Build Time Tooling

This section covers "build-time" tooling, or code that is run prior to compiling a crate's source code. Conventionally, build-time code lives in a build.rs file and is commonly referred to as a "build script". Common use cases include rust code generation and compilation of bundled C/C++/asm code. See crates.io's documentation on the matter for more information.

Recipe Crates Categories
Compile and link statically to a bundled C library cc-badge cat-development-tools-badge
Compile and link statically to a bundled C++ library cc-badge cat-development-tools-badge
Compile a C library while setting custom defines cc-badge cat-development-tools-badge

Compile and link statically to a bundled C library

cc-badge cat-development-tools-badge

To accommodate scenarios where additional C, C++, or assembly is required in a project, the cc crate offers a simple api for compiling bundled C/C++/asm code into static libraries (.a) that can be statically linked to by rustc.

The following example has some bundled C code (src/hello.c) that will be used from rust. Before compiling our rust source code, the "build" file (build.rs) specified in Cargo.toml will run. Using the cc crate, a static library file will be produced (in this case, libhello.a, see compile docs) which can then be used from rust by declaring the external function signatures in an extern block.

Since the bundled C is very simple, only a single source file needs to be passed to cc::Build. For more complex build requirements, cc::Build offers a full suite of builder methods for specifying include paths and extra compiler flags.

Cargo.toml

[package]
...
build = "build.rs"

[build-dependencies]
cc = "1"

[dependencies]
error-chain = "0.11"

build.rs

extern crate cc;

fn main() {
    cc::Build::new()
        .file("src/hello.c")
        .compile("hello");   // outputs `libhello.a`
}

src/hello.c

#include <stdio.h>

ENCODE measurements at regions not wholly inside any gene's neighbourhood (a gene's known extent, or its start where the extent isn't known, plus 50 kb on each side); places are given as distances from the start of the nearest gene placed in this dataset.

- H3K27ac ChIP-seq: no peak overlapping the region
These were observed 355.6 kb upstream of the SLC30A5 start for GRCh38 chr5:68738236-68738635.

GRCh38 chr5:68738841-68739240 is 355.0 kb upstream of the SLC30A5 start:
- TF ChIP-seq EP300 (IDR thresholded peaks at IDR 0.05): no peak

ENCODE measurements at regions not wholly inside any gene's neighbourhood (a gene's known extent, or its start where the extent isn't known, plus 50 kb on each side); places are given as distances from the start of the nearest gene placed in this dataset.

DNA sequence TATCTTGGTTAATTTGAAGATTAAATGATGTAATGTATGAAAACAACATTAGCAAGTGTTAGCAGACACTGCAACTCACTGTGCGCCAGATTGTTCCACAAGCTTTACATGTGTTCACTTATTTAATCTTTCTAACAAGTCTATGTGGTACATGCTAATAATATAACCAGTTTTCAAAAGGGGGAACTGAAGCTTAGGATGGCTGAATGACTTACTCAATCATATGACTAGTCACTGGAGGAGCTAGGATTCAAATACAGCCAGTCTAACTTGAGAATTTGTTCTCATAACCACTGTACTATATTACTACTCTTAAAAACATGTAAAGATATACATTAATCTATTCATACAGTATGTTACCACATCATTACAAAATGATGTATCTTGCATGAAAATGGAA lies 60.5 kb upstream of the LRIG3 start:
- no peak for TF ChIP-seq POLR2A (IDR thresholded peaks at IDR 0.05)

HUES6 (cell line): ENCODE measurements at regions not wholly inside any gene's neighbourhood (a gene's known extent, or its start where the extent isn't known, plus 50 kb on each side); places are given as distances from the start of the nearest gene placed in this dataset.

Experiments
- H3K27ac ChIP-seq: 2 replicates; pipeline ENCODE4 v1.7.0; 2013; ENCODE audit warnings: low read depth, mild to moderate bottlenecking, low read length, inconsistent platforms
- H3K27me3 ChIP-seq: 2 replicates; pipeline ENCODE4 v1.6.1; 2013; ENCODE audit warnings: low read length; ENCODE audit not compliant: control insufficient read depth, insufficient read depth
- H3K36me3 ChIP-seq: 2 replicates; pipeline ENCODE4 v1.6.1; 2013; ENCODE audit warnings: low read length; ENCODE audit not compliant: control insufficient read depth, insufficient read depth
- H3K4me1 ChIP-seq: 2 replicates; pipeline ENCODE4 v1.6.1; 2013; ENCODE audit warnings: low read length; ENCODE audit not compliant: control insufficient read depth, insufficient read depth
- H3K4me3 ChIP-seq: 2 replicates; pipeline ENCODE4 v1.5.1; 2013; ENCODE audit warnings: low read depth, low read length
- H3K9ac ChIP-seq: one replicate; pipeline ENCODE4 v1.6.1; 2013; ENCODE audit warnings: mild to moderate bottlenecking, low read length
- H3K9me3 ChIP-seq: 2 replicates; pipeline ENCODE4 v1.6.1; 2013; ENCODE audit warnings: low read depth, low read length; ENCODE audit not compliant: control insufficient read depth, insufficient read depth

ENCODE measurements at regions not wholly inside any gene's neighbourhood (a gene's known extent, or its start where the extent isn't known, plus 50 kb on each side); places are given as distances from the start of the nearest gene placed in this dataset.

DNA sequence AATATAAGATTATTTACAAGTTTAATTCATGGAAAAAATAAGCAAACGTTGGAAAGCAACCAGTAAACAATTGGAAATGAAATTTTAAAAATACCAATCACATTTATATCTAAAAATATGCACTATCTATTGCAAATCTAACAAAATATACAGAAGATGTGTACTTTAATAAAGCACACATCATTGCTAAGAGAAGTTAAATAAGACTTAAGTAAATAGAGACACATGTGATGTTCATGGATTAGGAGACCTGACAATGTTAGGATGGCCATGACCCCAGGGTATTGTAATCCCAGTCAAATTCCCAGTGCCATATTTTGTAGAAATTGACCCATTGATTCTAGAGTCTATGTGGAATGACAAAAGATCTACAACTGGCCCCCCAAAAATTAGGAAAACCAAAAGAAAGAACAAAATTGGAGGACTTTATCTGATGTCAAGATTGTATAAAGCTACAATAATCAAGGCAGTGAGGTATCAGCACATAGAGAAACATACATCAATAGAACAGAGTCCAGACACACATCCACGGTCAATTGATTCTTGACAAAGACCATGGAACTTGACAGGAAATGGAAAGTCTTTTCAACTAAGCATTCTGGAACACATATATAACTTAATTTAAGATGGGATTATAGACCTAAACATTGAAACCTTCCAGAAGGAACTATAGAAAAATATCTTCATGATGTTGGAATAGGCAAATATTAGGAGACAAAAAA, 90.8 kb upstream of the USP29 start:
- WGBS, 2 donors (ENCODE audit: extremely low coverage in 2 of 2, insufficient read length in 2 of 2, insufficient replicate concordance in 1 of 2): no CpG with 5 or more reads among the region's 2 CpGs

void hello() {
    printf("Hello from C!\n");
}

void greet(const char* name) {
    printf("Hello, %s!\n", name);
}

src/main.rs

# #[macro_use] extern crate error_chain;
use std::ffi::CString;
use std::os::raw::c_char;
#
# error_chain! {
#     foreign_links {
#         NulError(::std::ffi::NulError);
#         Io(::std::io::Error);
#     }
# }
#
# fn prompt(s: &str) -> Result<String> {
#     use std::io::Write;
#     print!("{}", s);
#     std::io::stdout().flush()?;
#     let mut input = String::new();
#     std::io::stdin().read_line(&mut input)?;
#     Ok(input.trim().to_string())
# }

extern {
    fn hello();
    fn greet(name: *const c_char);
}

fn run() -> Result<()> {
    unsafe { hello() }
    let name = prompt("What's your name? ")?;
    let c_name = CString::new(name)?;
    unsafe { greet(c_name.as_ptr()) }
    Ok(())
}
#
# quick_main!(run);

Compile and link statically to a bundled C++ library

cc-badge cat-development-tools-badge

Linking a bundled C++ library is very similar to linking a bundled C library. The two core differences when compiling and statically linking a bundled C++ library are specifying a C++ compiler via the builder method cpp(true) and preventing name mangling by the C++ compiler by adding the extern "C" section at the top of our C++ source file.

Cargo.toml

[package]
...
build = "build.rs"

[build-dependencies]
cc = "1"

build.rs

extern crate cc;

fn main() {
    cc::Build::new()
        .cpp(true)
        .file("src/foo.cpp")
        .compile("foo");   
}

src/foo.cpp

extern "C" {
    int multiply(int x, int y);
}

int multiply() {
    return x*y;
}

src/main.rs

extern {
    fn multiply(x : i32, y : i32);
}

fn main(){
    unsafe {
        println!("{}", multiply(5,7));
    }   
}

Compile a C library while setting custom defines

cc-badge cat-development-tools-badge

It is simple to build bundled C code with custom defines using cc::Build::define. It takes an Option value, so it is possible to create defines such as #define APP_NAME "foo" as well as #define WELCOME (pass None as the value for a value-less defne). This example builds a bundled C file with dynamic defines set in build.rs and prints "Welcome to foo - version 1.0.2" when run. Cargo sets some environment variables which may be useful for some custom defines.

Cargo.toml

[package]
...
version = "1.0.2"
build = "build.rs"

[build-dependencies]
cc = "1"

build.rs

extern crate cc;

fn main() {
    cc::Build::new()
        .define("APP_NAME", "\"foo\"")
        .define("VERSION", format!("\"{}\"", env!("CARGO_PKG_VERSION")).as_str())
        .define("WELCOME", None)
        .file("src/foo.c")
        .compile("foo");
}

src/foo.c

#include <stdio.h>

void print_app_info() {
#ifdef WELCOME
    printf("Welcome to ");
#endif
    printf("%s - version %s\n", APP_NAME, VERSION);
}

src/main.rs

extern {
    fn print_app_info();
}

fn main(){
    unsafe {
        print_app_info();
    }   
}